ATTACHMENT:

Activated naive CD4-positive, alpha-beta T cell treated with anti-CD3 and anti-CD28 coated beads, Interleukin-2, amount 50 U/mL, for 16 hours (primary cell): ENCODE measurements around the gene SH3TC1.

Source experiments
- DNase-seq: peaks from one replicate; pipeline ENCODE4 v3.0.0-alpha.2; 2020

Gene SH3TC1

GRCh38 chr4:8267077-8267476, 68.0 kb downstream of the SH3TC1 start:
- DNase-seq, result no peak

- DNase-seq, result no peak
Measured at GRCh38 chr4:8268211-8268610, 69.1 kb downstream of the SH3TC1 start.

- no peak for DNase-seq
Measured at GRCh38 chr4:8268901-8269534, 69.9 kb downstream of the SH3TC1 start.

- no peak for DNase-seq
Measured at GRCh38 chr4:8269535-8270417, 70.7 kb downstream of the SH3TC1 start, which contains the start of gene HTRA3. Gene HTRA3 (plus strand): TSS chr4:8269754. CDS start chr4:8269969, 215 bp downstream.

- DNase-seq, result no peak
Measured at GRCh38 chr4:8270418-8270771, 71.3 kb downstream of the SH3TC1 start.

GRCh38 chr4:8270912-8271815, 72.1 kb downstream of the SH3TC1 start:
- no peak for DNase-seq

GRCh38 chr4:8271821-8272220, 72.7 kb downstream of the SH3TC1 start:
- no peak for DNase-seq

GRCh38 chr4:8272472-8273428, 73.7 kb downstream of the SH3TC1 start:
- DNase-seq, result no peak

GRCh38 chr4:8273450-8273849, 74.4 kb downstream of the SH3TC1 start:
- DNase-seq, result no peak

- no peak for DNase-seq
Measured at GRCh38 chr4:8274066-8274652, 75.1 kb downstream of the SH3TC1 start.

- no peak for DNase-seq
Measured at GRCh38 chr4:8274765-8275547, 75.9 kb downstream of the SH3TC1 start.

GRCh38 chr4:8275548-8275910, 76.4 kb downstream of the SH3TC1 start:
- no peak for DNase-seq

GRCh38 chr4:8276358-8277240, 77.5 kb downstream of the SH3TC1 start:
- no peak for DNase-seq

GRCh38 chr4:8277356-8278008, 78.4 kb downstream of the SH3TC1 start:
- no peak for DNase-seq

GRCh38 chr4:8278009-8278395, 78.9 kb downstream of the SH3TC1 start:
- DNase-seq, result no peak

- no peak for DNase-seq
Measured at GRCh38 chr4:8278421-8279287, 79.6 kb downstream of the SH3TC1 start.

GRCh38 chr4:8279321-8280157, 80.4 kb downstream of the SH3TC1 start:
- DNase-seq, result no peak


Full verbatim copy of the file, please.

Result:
Activated naive CD4-positive, alpha-beta T cell treated with anti-CD3 and anti-CD28 coated beads, Interleukin-2, amount 50 U/mL, for 16 hours (primary cell): ENCODE measurements around the gene SH3TC1.

Source experiments
- DNase-seq: peaks from one replicate; pipeline ENCODE4 v3.0.0-alpha.2; 2020

Gene SH3TC1

GRCh38 chr4:8267077-8267476, 68.0 kb downstream of the SH3TC1 start:
- DNase-seq, result no peak

- DNase-seq, result no peak
Measured at GRCh38 chr4:8268211-8268610, 69.1 kb downstream of the SH3TC1 start.

- no peak for DNase-seq
Measured at GRCh38 chr4:8268901-8269534, 69.9 kb downstream of the SH3TC1 start.

- no peak for DNase-seq
Measured at GRCh38 chr4:8269535-8270417, 70.7 kb downstream of the SH3TC1 start, which contains the start of gene HTRA3. Gene HTRA3 (plus strand): TSS chr4:8269754. CDS start chr4:8269969, 215 bp downstream.

- DNase-seq, result no peak
Measured at GRCh38 chr4:8270418-8270771, 71.3 kb downstream of the SH3TC1 start.

GRCh38 chr4:8270912-8271815, 72.1 kb downstream of the SH3TC1 start:
- no peak for DNase-seq

GRCh38 chr4:8271821-8272220, 72.7 kb downstream of the SH3TC1 start:
- no peak for DNase-seq

GRCh38 chr4:8272472-8273428, 73.7 kb downstream of the SH3TC1 start:
- DNase-seq, result no peak

GRCh38 chr4:8273450-8273849, 74.4 kb downstream of the SH3TC1 start:
- DNase-seq, result no peak

- no peak for DNase-seq
Measured at GRCh38 chr4:8274066-8274652, 75.1 kb downstream of the SH3TC1 start.

- no peak for DNase-seq
Measured at GRCh38 chr4:8274765-8275547, 75.9 kb downstream of the SH3TC1 start.

GRCh38 chr4:8275548-8275910, 76.4 kb downstream of the SH3TC1 start:
- no peak for DNase-seq

GRCh38 chr4:8276358-8277240, 77.5 kb downstream of the SH3TC1 start:
- no peak for DNase-seq

GRCh38 chr4:8277356-8278008, 78.4 kb downstream of the SH3TC1 start:
- no peak for DNase-seq

GRCh38 chr4:8278009-8278395, 78.9 kb downstream of the SH3TC1 start:
- DNase-seq, result no peak

- no peak for DNase-seq
Measured at GRCh38 chr4:8278421-8279287, 79.6 kb downstream of the SH3TC1 start.

GRCh38 chr4:8279321-8280157, 80.4 kb downstream of the SH3TC1 start:
- DNase-seq, result no peak